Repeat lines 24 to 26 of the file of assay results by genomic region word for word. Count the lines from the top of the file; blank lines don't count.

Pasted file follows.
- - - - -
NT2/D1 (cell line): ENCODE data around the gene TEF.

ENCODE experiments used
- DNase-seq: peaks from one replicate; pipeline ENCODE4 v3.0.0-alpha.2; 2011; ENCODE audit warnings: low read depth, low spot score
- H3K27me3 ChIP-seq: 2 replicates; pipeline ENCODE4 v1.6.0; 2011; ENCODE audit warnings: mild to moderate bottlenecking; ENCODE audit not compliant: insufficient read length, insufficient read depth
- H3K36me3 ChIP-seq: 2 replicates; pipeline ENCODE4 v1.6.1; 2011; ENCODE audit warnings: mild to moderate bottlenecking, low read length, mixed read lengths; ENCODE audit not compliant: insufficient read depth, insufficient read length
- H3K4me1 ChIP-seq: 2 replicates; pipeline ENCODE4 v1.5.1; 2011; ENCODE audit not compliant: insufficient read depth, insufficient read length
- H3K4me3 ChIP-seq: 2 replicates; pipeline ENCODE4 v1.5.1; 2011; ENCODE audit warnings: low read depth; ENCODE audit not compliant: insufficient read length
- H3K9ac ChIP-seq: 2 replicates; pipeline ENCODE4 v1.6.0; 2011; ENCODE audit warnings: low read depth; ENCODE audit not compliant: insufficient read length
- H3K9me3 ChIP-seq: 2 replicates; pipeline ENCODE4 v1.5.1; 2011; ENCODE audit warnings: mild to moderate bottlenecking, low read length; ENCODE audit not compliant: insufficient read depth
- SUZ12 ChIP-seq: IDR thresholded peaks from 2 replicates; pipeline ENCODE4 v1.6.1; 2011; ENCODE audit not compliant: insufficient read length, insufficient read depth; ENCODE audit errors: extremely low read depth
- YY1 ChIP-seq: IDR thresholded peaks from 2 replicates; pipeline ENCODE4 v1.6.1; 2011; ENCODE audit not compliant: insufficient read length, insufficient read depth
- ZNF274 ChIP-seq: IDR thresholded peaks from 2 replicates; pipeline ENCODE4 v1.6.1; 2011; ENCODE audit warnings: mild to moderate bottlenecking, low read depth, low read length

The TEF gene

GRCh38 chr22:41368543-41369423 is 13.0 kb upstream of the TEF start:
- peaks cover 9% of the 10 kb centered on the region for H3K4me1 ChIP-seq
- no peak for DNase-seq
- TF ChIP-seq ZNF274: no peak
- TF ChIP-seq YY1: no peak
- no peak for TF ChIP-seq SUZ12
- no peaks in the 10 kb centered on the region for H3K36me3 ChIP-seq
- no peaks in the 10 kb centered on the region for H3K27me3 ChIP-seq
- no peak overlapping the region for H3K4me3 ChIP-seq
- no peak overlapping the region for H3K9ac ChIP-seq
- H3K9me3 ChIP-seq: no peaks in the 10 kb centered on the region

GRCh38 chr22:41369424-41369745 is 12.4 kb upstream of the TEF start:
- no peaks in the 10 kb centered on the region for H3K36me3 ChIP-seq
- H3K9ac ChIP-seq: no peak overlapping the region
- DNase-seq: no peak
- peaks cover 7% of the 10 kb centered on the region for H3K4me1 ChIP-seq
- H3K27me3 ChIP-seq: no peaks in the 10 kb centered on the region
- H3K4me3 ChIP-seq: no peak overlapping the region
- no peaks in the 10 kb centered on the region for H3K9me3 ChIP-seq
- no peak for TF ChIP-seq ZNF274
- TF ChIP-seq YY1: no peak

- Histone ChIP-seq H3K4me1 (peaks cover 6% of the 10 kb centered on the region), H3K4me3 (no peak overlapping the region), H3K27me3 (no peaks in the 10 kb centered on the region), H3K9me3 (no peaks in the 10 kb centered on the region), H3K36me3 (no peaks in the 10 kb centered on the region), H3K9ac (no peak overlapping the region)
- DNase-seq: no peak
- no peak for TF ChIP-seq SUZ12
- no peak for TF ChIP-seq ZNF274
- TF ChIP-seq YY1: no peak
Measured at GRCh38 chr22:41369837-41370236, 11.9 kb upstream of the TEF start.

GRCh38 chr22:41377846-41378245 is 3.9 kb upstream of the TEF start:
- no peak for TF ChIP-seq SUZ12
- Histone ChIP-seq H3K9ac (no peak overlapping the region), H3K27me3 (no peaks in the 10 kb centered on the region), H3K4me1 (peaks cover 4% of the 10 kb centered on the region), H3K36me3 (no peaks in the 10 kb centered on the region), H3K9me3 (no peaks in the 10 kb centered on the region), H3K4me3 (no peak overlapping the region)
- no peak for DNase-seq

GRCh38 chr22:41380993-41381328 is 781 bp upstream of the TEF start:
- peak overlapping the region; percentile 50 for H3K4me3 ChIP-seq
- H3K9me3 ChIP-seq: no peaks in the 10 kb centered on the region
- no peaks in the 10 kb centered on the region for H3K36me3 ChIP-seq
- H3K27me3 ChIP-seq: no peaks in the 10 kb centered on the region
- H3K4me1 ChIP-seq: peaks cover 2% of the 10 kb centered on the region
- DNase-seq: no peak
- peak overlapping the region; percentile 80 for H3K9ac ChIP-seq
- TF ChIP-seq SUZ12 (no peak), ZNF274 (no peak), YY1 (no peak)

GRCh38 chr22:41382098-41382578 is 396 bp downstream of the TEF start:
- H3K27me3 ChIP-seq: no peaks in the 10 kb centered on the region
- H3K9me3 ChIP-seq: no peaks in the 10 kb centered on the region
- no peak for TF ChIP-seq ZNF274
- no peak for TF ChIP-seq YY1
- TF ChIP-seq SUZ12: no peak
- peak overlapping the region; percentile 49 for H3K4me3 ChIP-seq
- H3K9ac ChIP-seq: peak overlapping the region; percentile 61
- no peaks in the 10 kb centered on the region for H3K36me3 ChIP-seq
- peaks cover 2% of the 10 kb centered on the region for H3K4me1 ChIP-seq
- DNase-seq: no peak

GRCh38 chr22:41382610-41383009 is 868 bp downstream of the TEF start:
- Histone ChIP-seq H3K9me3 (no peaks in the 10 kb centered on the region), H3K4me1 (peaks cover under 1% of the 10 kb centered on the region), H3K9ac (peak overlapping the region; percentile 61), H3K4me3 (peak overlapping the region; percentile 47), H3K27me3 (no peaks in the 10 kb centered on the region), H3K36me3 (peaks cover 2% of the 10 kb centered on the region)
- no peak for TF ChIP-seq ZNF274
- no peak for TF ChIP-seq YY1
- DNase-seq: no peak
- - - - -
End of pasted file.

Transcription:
- H3K9me3 ChIP-seq: no peaks in the 10 kb centered on the region

GRCh38 chr22:41369424-41369745 is 12.4 kb upstream of the TEF start:
- no peaks in the 10 kb centered on the region for H3K36me3 ChIP-seq